The world is increasingly witnessing a shift to online marketplaces and online platforms. This can be attributed to the exponential rise in the use of information technology, smartphones, and the proliferation of artificial intelligence (AI) and data-driven technologies. However, this shift also poses many unprecedented challenges for antitrust/ competition law. While framing policies with regard to regulation of digital markets, even some of the basic concepts like dominance, abuse of dominance, and collusion between undertakings, may have to be revisited. For instance, one may have to ask whether a different set of competition law doctrines be applied to two-sided platforms like Amazon or Facebook when determining dominance? Similarly, it might also be important to ask whether the requirement of proving ‘agreement’ be relaxed when imputing liability in cases of algorithmic price-fixing? Such questions, which directly concern the regulation of digital markets, are of great significance as both over-regulated and underregulated digital markets have important implications for consumer choice and innovation.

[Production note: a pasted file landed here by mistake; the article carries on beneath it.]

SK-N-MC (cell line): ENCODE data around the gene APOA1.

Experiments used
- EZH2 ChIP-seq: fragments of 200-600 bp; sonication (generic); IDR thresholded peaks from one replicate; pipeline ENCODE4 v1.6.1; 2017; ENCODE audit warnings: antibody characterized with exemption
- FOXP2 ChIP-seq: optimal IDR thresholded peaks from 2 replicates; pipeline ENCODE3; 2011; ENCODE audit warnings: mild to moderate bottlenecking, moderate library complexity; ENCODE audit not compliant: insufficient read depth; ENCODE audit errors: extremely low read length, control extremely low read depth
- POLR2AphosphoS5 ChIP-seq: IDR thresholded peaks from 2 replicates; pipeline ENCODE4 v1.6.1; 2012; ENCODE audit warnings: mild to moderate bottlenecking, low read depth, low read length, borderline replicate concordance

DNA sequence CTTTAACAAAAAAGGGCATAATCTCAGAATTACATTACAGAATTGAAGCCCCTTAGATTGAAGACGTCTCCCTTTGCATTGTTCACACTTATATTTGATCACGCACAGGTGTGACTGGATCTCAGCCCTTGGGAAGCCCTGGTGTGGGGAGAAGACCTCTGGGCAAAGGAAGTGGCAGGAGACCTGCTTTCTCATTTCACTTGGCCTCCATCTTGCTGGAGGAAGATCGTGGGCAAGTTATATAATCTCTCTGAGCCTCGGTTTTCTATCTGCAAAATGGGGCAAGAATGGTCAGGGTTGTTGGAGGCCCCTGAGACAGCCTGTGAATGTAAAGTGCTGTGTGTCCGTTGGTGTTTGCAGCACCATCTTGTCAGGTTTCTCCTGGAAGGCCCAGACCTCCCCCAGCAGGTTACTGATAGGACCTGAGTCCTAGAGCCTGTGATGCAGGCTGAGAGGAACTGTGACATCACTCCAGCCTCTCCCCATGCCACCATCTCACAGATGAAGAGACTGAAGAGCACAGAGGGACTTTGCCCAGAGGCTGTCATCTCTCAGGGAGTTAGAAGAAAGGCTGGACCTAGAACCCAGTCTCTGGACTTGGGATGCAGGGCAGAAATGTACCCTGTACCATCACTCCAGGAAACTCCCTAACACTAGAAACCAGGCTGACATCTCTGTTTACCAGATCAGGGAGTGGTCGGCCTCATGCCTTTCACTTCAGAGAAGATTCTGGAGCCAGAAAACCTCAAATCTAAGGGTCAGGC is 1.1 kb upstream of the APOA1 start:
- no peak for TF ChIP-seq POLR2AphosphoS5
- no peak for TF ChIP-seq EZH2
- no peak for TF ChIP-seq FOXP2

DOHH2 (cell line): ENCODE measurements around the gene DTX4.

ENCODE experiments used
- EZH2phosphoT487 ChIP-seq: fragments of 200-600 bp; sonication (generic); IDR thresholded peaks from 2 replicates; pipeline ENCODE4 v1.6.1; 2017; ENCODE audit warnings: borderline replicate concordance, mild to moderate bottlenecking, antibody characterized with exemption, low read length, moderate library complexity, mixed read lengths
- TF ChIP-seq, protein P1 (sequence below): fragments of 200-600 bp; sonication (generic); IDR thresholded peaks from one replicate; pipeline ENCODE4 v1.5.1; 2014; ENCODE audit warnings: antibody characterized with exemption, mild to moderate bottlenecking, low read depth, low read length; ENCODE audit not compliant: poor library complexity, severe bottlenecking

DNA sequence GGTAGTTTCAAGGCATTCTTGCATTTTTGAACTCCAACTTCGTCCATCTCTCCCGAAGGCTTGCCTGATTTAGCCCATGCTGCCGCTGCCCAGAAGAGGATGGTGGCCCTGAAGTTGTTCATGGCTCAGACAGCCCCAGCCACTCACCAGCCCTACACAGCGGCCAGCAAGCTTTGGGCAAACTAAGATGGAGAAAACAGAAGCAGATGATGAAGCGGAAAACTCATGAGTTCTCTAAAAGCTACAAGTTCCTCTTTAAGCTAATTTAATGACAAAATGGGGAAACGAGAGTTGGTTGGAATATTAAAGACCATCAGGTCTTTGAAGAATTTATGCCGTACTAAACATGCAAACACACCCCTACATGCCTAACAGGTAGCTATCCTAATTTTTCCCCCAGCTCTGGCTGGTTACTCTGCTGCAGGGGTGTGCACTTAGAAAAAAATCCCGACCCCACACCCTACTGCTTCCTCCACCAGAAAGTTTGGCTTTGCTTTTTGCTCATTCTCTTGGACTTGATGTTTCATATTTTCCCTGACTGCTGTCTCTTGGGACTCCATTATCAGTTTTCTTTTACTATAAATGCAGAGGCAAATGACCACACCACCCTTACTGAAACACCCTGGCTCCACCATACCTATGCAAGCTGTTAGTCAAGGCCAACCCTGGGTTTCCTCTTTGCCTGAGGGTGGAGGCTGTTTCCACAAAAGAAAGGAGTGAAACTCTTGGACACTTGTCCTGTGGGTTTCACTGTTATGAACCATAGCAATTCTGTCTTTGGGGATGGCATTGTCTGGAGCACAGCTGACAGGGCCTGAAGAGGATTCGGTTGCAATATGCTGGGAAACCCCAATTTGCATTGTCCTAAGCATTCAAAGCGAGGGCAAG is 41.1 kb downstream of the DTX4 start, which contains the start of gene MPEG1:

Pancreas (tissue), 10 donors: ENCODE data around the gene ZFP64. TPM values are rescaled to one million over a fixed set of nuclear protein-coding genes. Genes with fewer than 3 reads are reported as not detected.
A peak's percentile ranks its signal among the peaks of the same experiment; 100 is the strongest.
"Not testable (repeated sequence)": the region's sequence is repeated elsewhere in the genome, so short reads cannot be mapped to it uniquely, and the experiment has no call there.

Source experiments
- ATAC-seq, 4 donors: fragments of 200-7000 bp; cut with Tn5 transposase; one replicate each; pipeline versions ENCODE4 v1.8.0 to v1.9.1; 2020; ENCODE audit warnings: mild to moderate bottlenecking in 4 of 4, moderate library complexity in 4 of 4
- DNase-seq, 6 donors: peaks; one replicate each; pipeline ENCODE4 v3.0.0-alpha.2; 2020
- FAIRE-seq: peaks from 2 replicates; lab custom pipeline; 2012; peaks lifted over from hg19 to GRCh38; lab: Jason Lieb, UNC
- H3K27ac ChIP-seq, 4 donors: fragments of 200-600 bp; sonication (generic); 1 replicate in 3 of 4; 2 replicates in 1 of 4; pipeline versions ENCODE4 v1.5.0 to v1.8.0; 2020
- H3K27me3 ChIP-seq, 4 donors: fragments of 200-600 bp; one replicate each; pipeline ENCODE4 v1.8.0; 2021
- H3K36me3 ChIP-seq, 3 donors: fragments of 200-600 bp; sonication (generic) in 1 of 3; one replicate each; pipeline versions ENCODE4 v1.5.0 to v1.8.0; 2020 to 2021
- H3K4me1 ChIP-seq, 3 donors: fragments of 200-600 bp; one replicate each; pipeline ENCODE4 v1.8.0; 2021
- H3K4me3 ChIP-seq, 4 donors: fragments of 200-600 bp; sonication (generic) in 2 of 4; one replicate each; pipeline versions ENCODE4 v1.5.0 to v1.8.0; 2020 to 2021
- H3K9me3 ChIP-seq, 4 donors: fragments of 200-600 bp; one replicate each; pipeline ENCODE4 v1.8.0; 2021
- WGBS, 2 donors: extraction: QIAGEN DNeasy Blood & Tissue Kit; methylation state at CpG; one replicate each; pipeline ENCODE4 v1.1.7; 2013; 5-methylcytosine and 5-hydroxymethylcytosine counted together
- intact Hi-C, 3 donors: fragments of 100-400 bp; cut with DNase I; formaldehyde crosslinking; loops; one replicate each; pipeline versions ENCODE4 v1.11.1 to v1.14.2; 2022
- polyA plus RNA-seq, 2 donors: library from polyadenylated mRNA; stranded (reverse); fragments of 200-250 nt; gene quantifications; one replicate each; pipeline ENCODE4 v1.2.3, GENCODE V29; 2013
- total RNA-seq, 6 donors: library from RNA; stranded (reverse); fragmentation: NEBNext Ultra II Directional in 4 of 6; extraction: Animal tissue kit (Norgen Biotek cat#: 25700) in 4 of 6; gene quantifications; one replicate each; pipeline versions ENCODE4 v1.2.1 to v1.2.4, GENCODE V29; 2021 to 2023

To ensure the appropriate level of regulation of digital markets by the State, one may have to take an evidence-based approach. Unfortunately, many of the current policy discussions and regulatory interventions are ignoring this important aspect. It is in this context that the Centre for Innovation, IP and Competition has initiated this project, which will primarily look at competition issues in two areas –
- AppStore market for mobile devices
- Algorithmic bias in online services
This discussion assumes special significance in the light of the recent decisions of the Competition Commission of India (CCI) in the Google case and also the decision of the European Commission in the Android case.
Principal Investigator: Dr Arul George Scaria
Research Fellow: Ms Devika Agarwal
If you have any specific queries or suggestions regarding this project, please drop an email to arul.scaria(at)nludelhi.ac.in.